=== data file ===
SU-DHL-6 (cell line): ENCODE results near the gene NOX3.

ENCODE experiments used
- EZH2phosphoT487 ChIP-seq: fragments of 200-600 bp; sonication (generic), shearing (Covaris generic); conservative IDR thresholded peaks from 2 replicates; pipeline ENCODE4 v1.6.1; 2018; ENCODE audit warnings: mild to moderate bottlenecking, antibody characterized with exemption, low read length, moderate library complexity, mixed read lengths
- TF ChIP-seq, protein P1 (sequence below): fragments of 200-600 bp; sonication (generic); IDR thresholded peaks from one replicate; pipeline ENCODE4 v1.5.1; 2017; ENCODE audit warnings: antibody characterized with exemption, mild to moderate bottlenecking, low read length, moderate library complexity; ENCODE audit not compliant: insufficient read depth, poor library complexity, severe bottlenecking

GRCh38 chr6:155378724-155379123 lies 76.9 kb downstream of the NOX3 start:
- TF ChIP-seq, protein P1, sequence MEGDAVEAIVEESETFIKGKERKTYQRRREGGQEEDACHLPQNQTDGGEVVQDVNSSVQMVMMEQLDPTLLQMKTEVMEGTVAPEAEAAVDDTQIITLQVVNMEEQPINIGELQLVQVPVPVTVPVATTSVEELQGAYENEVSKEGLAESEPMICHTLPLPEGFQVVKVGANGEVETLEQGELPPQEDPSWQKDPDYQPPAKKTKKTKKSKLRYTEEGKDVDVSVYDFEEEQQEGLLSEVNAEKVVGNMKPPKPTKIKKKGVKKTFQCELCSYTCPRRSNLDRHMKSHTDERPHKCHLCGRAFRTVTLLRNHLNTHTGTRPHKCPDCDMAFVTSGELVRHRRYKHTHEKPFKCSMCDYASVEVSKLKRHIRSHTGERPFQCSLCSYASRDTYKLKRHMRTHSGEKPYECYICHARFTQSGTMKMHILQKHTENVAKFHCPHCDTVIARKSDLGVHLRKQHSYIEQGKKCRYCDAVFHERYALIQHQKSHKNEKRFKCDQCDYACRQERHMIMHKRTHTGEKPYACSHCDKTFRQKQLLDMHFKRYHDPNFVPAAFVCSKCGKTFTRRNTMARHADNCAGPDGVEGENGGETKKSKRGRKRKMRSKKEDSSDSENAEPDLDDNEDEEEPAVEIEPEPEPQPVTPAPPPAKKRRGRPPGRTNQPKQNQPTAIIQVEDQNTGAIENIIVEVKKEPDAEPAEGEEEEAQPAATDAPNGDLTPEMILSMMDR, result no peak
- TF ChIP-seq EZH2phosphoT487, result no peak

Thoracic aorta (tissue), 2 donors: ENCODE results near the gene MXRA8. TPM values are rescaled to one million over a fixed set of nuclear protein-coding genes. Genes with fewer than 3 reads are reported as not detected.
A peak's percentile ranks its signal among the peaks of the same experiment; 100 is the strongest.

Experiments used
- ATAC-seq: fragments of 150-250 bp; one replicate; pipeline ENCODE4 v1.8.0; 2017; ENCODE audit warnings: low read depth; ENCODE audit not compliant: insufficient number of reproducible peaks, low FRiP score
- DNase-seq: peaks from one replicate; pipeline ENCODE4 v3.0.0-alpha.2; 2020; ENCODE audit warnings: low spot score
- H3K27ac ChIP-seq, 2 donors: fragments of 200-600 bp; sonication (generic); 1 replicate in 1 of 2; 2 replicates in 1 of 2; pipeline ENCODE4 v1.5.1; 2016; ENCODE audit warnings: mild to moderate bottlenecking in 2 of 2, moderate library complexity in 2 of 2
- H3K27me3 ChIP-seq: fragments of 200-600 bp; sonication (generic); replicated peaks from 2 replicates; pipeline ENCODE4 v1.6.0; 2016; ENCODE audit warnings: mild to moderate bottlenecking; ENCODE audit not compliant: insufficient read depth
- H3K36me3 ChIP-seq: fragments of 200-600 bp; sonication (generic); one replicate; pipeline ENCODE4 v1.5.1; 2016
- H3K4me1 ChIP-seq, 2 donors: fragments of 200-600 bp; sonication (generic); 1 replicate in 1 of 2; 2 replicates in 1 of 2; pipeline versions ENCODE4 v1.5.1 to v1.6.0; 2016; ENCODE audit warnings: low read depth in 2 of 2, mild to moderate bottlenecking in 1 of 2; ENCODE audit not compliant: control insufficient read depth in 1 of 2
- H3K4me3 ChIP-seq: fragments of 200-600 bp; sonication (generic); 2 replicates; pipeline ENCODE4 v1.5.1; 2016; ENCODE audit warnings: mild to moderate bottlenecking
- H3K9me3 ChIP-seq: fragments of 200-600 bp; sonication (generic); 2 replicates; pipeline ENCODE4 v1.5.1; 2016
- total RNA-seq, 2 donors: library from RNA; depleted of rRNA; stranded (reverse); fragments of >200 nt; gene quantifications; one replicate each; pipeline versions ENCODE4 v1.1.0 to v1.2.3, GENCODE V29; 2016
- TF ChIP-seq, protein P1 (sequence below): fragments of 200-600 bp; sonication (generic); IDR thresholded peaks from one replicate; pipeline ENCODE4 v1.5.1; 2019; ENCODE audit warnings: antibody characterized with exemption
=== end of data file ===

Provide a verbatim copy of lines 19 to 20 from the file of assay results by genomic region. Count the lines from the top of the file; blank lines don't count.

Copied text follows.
- total RNA-seq, 2 donors: library from RNA; depleted of rRNA; stranded (reverse); fragments of >200 nt; gene quantifications; one replicate each; pipeline versions ENCODE4 v1.1.0 to v1.2.3, GENCODE V29; 2016
- TF ChIP-seq, protein P1 (sequence below): fragments of 200-600 bp; sonication (generic); IDR thresholded peaks from one replicate; pipeline ENCODE4 v1.5.1; 2019; ENCODE audit warnings: antibody characterized with exemption